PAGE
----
Summer youth concerns lead to 'Faith Force' partnership

Township Youth Services is attempting to create a partnership of local congregations to offer structured activities once a month.

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By KEN TRAINOR

At the end of 2004, John Williams, director of Youth Services for Oak Park Township, started to get the uneasy feeling that this summer could be long and hot.

"A lot of things are happening around us," Williams said, "good things."

The Chicago Police Department, for instance, is cracking down on gangs and drugs on the West Side, and it's showing results. Good results.

"But when they squish in one place," he said, "there's activity elsewhere." Williams detected some of that spillover in Oak Park, where a few youth disturbances culminated in an incident in which a kid pulled a gun and fired a shot in the air. No one was hurt, but it got his attention?#34;as well as the attention of the Oak Park police.

"We always get a little nervous about the summer when the weather begins to break," Williams said.

The antidote is to keep kids busy, and Williams decided to try "to engage more partners, find ways to offer more positive alternatives."

He decided to call on the churches.

Williams sent letters, e-mails and made phone calls to every religious organization listed in Answer Book, the WEDNESDAY JOURNAL community guide, about 54 total. He told them the Gang and Drug Task Force, which has been addressing at-risk youth issues for the past 10 years, had experienced some scary moments lately and asked for help.

He scheduled a meeting in February, where he and Police Chief Rick Tanksley explained the situation, and they started discussing ways to work together.

The result is a fledgling organization called "Faith Force." Thus far, representatives of 27 different religious groups from Oak Park, River Forest, and Forest Park have attended some or all of the monthly meetings, with a core planning group of 12 to 15, Williams said.

Because planned, supervised activities are one of the best antidotes to youth violence, Williams proposed that congregations commit to one night a month for two hours, offering activities to middle school and high school kids?#34;preferably welcoming even those who aren't members of the congregation.

"We're asking them to give us one day a year, 24 hours, two hours once a month," Williams said.

The activities offered can, and should, vary?#34;any and everything from Parcheesi to basketball to macrame classes, he said.

In fact, one of the benefits of the meetings held thus far has been networking among the congregations, sharing the kinds of programs already in place. It also has given Williams a chance to inform religious groups about some of the programs Oak Park Township sponsors.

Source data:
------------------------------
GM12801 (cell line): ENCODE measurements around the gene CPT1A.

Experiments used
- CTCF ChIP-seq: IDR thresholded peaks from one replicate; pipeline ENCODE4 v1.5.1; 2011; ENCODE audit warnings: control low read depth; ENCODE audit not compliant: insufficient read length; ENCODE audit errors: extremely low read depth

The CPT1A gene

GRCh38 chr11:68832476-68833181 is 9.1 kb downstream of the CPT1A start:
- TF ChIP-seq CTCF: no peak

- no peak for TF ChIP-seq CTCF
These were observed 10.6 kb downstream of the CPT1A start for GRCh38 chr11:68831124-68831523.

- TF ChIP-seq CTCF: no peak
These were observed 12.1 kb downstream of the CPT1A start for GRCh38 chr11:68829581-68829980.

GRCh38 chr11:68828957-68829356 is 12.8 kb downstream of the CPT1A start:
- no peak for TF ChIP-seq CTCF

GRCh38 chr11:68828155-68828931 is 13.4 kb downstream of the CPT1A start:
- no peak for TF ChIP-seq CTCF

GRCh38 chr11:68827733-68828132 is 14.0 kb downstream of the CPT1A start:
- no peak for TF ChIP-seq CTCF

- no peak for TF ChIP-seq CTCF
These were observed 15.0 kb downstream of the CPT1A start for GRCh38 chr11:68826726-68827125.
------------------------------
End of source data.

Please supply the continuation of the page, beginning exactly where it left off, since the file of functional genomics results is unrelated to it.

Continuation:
"We're learning about what's being done and what's possible," Williams said, "so we don't have to reinvent the wheel."

A "Yahoo group" has developed, thanks to Rev. Steve Knapp of Forest Park's St. John Lutheran, which further facilitates the sharing of ideas.

"You'd be amazed how many 'First Uniteds' there are," Williams observed after scanning the participants.

He's hoping a more centralized list of programs will come out of all this planning, so people can better coordinate youth activities.

"It's not a competition. We want more things available so kids have options," he said. "Ideally, we want them to have too many to choose from. What a good problem to have."

And what a wonderful thing, he said, "to have safe, supervised places for them to be together with adults who like kids and care about them?#34;Catcher in the Rye kind of people who won't let kids fall off the cliff."

The key now is to get the adults revved up at a time of year when most are winding down (as the school year ends). He hopes some congregations will start their activity nights this summer, but the group is also planning a bigger event in September, a full day's celebration of youth, preferably outdoors in one of the villages' parks.

A subcommittee is currently trying to recruit kids from various congregations to help plan the event.

"Adults would play a supporting role," Williams said.

Otherwise, there's no strict timetable or deadline for the new Faith Force. "If everyone partners and does a little," Williams said, "it becomes quite a big thing. Kids need to know they're valued and that adults want to engage them. The good guys need to do more recruiting than the bad guys."

The next meeting of Faith Force is Tuesday, June 7 at Oak Park Township Hall. Call John Williams at 445-2727, ext. 130 for more information.

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